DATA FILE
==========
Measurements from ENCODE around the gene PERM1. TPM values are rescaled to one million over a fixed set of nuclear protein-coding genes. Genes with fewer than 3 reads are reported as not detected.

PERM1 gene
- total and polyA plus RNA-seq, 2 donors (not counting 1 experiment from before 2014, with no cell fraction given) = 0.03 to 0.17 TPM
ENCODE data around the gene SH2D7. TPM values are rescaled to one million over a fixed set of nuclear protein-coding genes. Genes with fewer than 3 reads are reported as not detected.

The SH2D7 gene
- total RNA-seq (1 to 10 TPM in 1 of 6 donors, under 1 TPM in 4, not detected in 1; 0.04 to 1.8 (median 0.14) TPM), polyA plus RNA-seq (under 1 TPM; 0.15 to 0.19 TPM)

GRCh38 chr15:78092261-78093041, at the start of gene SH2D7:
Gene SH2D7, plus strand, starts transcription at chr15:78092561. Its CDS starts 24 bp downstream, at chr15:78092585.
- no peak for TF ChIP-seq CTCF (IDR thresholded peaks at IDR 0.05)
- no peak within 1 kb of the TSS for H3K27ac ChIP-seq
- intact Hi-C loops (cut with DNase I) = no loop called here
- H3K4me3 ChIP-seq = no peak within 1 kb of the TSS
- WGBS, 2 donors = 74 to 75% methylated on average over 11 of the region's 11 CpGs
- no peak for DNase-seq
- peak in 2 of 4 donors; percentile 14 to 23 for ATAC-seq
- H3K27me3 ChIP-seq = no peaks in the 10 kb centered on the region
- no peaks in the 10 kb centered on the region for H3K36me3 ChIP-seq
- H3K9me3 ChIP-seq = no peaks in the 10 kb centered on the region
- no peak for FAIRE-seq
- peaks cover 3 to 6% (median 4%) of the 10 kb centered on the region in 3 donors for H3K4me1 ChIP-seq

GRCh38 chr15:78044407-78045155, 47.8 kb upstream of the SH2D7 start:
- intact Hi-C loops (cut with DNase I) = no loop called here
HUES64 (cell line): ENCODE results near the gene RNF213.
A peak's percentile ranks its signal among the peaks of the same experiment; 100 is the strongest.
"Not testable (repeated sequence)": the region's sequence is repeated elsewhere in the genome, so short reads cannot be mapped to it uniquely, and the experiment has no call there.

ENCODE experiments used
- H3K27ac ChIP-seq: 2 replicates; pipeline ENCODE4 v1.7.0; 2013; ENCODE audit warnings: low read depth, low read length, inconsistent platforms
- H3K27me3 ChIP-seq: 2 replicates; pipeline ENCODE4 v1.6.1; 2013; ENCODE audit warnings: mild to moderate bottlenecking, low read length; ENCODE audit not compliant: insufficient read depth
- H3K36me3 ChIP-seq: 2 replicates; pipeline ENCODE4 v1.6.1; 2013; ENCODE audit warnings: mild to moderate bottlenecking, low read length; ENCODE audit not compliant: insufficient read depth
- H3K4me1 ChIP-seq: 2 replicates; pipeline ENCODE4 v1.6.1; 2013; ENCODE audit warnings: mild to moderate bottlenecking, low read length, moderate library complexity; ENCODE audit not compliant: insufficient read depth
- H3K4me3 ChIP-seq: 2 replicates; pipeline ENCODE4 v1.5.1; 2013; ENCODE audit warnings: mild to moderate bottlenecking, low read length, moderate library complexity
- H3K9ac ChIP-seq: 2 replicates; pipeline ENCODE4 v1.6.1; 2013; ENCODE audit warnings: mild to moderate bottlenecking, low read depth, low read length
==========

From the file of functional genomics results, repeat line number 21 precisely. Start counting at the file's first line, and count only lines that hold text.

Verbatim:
GRCh38 chr15:78044407-78045155, 47.8 kb upstream of the SH2D7 start: